Four new releases from Moscow artists look askance at the massed workings of modernity. As a result, songs of retrospection, solitude, and even isolation have an increasing appeal.
Moscow's Brinstaar stands behind a new publishing venture, Kota Records. Over the course of several recent interviews, he establishes an elegant worldview with which to counter the mainstream.
Our new recording from Dadaisme sports a weighty philosophical concept. Entitled "Dasein Mosaic," it is inspired by Heidegger's notion of "Dasein." Put simply, "Mosaic" is directly informed by a view of existence or being that's split between two states: selfhood and society.
A few weeks ago in May, the Siberian city of Omsk hosted a festival of street art entitled "Spaces of Multiplicity" A regional sound artist quickly planned a celebration of noise in a pedestrian underpass.
For Western observers, many locations across a Russian map - with unpronounceable names and windswept railway stations - can appear unimaginably distant. In one of those lonely places we find SV Hutor.
The Petrozavodsk duo Love Cult have just announced they'll be writing one track each day - for an entire year. Other new projects, such as Moscow's Rhizome, express similar forms of private industry.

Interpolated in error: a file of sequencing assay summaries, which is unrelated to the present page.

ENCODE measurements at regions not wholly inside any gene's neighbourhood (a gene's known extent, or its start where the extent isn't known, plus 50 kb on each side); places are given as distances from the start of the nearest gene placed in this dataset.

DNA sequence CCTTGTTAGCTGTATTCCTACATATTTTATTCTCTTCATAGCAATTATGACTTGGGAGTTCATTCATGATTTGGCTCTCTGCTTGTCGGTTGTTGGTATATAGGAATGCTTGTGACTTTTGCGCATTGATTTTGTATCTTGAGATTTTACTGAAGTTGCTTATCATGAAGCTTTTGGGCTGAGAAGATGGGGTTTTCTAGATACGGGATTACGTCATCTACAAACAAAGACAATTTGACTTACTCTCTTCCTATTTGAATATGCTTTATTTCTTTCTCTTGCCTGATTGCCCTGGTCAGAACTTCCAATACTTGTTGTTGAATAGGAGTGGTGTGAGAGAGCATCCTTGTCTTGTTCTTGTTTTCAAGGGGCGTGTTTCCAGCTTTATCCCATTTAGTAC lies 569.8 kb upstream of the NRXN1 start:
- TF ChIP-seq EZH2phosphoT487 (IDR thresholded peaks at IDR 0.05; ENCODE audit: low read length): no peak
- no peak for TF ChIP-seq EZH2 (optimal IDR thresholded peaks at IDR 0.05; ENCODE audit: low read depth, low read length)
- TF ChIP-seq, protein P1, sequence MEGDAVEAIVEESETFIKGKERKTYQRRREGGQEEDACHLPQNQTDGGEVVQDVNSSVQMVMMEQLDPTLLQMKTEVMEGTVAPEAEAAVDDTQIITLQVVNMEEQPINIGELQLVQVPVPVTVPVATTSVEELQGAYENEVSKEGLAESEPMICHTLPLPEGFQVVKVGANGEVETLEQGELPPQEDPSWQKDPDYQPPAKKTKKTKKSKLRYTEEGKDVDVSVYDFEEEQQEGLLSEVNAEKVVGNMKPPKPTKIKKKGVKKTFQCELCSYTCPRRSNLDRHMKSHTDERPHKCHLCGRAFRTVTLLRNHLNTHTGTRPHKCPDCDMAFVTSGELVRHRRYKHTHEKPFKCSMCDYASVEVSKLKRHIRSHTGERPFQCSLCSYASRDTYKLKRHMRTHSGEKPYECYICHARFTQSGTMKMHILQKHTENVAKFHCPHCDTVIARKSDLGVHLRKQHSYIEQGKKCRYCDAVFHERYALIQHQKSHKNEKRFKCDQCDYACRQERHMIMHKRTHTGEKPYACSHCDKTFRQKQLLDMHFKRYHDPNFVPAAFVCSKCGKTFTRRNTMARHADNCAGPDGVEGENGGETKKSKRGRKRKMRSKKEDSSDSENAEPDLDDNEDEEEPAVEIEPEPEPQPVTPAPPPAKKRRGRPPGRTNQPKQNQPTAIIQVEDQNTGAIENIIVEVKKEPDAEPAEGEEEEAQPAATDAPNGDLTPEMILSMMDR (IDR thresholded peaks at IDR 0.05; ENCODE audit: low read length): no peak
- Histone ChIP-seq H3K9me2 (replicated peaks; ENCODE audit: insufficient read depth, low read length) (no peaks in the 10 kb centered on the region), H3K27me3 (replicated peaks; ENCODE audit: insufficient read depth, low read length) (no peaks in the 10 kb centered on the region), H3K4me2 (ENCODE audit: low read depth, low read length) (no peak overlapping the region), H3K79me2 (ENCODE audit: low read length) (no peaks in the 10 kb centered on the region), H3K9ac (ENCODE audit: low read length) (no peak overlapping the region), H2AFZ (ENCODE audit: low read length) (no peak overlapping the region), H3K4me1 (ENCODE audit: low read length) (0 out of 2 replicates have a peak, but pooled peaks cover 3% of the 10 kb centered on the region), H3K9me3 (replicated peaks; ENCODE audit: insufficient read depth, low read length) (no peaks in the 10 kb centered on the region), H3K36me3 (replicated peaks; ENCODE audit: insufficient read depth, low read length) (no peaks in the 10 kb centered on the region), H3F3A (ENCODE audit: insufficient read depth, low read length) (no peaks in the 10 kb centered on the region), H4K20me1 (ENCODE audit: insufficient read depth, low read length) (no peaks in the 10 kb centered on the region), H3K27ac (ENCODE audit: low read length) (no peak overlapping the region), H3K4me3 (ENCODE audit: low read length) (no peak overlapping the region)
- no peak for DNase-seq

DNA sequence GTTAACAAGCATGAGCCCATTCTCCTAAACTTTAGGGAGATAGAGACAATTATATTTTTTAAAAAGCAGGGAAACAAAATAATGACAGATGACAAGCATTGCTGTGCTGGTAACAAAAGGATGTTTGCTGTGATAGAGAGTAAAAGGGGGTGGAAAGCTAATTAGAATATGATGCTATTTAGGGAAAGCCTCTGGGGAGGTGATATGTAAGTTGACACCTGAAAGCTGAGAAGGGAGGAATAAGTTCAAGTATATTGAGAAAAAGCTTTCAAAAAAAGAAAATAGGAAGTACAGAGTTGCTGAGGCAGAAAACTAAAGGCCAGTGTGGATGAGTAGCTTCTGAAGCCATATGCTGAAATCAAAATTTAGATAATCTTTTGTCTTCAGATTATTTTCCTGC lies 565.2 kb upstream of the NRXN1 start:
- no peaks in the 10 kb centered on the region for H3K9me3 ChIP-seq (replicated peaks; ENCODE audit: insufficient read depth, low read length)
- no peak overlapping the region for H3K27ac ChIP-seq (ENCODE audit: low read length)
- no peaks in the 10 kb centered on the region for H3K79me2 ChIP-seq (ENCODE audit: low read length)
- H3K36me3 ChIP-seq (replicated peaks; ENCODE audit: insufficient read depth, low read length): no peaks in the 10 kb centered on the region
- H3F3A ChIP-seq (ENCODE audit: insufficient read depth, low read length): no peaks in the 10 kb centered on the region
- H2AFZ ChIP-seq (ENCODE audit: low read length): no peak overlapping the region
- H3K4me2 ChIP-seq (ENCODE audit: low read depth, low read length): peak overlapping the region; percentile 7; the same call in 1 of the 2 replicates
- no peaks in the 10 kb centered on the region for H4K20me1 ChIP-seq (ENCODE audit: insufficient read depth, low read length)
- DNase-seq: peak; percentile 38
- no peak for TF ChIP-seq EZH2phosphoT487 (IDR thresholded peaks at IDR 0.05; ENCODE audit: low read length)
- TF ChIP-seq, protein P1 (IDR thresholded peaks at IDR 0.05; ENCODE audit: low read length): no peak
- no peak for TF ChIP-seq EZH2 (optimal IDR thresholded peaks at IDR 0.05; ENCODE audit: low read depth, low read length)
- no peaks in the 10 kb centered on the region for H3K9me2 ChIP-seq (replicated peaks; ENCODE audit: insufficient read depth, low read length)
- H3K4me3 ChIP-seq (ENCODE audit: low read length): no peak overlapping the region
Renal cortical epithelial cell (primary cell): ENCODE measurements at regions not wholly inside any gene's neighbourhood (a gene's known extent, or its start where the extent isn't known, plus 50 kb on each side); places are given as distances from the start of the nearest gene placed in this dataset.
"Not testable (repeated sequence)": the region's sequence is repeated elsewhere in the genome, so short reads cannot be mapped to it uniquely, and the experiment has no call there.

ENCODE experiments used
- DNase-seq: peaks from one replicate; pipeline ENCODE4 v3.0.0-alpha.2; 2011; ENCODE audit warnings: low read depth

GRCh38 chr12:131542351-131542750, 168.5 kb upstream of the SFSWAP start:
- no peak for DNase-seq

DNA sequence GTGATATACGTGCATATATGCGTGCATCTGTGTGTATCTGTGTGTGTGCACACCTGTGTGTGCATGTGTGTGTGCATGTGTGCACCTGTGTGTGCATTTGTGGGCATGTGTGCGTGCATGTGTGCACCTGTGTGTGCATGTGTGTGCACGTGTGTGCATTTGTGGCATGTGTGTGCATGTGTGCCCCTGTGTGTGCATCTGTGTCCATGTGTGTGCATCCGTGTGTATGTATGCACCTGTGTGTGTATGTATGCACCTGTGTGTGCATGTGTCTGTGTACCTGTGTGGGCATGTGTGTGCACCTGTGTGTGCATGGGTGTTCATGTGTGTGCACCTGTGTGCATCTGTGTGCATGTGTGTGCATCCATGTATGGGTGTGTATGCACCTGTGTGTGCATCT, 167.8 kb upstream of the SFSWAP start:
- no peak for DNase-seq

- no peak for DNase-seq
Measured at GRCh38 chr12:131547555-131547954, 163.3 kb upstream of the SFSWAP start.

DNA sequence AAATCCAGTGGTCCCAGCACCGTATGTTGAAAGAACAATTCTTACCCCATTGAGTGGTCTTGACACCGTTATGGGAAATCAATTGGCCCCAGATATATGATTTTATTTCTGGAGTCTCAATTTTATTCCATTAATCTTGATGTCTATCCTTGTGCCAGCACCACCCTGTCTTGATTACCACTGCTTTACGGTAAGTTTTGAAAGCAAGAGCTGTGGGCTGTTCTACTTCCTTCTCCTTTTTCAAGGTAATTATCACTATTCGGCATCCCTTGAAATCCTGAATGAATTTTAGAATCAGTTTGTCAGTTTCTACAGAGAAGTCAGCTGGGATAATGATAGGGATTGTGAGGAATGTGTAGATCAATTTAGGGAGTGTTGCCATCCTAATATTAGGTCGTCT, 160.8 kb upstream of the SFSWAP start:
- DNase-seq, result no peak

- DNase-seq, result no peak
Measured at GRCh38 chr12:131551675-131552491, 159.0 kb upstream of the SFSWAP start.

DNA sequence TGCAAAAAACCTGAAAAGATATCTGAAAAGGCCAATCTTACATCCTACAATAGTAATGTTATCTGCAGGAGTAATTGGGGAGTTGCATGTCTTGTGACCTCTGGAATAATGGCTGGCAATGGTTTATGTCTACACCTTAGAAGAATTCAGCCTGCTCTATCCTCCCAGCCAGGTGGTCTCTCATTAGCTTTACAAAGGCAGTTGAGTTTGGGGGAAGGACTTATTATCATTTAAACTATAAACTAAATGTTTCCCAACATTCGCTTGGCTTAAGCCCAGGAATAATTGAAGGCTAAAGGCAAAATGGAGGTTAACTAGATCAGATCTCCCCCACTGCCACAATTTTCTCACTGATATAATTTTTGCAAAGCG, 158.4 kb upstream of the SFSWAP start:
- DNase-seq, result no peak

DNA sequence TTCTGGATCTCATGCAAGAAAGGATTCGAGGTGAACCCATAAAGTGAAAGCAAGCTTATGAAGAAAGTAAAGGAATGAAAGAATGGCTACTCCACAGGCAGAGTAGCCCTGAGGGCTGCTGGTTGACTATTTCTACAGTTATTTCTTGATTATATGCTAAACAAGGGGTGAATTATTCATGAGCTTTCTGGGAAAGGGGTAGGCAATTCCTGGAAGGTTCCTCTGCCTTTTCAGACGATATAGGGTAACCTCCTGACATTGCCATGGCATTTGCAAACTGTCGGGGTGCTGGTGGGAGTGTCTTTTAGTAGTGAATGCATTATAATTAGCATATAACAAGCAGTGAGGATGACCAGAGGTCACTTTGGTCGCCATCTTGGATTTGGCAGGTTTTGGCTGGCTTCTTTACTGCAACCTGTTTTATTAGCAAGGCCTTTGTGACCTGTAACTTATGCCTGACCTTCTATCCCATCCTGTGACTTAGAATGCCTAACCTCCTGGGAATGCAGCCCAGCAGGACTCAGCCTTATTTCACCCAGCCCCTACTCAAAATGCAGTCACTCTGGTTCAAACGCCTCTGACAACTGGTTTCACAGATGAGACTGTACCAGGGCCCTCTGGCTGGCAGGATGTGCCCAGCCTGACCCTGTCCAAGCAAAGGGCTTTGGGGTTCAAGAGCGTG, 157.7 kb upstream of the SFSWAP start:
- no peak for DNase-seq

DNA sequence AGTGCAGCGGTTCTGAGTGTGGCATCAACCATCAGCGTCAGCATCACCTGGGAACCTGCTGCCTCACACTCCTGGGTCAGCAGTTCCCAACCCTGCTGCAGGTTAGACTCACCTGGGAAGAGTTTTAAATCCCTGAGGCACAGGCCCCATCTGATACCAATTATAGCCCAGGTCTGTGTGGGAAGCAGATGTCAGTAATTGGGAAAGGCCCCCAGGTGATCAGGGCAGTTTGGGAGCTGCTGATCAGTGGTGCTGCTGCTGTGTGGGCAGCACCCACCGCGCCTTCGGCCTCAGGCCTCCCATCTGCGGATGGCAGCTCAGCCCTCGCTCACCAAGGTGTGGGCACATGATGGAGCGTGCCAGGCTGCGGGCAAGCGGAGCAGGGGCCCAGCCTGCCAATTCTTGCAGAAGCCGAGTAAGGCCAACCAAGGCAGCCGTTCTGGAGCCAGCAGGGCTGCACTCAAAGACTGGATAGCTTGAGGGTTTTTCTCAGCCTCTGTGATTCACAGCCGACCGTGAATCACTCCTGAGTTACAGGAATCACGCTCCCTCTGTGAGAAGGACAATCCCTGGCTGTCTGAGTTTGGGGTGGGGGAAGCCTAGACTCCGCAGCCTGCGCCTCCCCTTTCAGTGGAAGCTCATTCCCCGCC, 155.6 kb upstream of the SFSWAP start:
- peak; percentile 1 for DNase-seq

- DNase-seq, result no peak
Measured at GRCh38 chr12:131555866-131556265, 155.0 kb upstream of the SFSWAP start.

The extremely gifted producer known as Vtgnike has been arrested and imprisoned in Vladimir. We consider the situation, describe his current scene, and offer some ways in which people can help.
"When I compose, I simply turn off my brain and surrender to a flight of fancy. It's something elusive. It happens all of a sudden, spontaneously... it's what you might call 'improvisation of the heart and soul.'"
Happy55 are a jazz trio from the southern industrial city of Voronezh. Against that backdrop, and the weight of ailing history, these gifted performers find much value in improvisation and spontaneity.
Many hundreds of miles from Moscow, an ailing industrial town is home to some introspective, barely audible instrumentals. They celebrate friendship and community in ways that dismiss distance.